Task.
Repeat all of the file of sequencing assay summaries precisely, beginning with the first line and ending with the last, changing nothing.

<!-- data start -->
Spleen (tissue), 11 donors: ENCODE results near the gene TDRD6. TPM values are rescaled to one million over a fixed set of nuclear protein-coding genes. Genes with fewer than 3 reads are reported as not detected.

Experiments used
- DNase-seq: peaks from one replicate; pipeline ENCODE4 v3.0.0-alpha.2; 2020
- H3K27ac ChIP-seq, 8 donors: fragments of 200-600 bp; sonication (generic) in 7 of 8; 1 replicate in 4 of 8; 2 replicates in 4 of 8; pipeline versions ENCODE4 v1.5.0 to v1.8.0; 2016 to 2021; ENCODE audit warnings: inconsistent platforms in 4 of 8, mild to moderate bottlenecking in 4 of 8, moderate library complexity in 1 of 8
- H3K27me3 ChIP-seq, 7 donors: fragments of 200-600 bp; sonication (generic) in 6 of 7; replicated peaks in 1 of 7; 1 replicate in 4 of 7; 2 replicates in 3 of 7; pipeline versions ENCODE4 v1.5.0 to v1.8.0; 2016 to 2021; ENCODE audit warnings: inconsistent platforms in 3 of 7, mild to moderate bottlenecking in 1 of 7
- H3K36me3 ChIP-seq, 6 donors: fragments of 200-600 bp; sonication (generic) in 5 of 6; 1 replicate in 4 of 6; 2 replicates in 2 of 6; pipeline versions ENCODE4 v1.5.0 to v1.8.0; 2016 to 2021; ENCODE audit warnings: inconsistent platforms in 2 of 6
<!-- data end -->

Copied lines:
Spleen (tissue), 11 donors: ENCODE results near the gene TDRD6. TPM values are rescaled to one million over a fixed set of nuclear protein-coding genes. Genes with fewer than 3 reads are reported as not detected.

Experiments used
- DNase-seq: peaks from one replicate; pipeline ENCODE4 v3.0.0-alpha.2; 2020
- H3K27ac ChIP-seq, 8 donors: fragments of 200-600 bp; sonication (generic) in 7 of 8; 1 replicate in 4 of 8; 2 replicates in 4 of 8; pipeline versions ENCODE4 v1.5.0 to v1.8.0; 2016 to 2021; ENCODE audit warnings: inconsistent platforms in 4 of 8, mild to moderate bottlenecking in 4 of 8, moderate library complexity in 1 of 8
- H3K27me3 ChIP-seq, 7 donors: fragments of 200-600 bp; sonication (generic) in 6 of 7; replicated peaks in 1 of 7; 1 replicate in 4 of 7; 2 replicates in 3 of 7; pipeline versions ENCODE4 v1.5.0 to v1.8.0; 2016 to 2021; ENCODE audit warnings: inconsistent platforms in 3 of 7, mild to moderate bottlenecking in 1 of 7
- H3K36me3 ChIP-seq, 6 donors: fragments of 200-600 bp; sonication (generic) in 5 of 6; 1 replicate in 4 of 6; 2 replicates in 2 of 6; pipeline versions ENCODE4 v1.5.0 to v1.8.0; 2016 to 2021; ENCODE audit warnings: inconsistent platforms in 2 of 6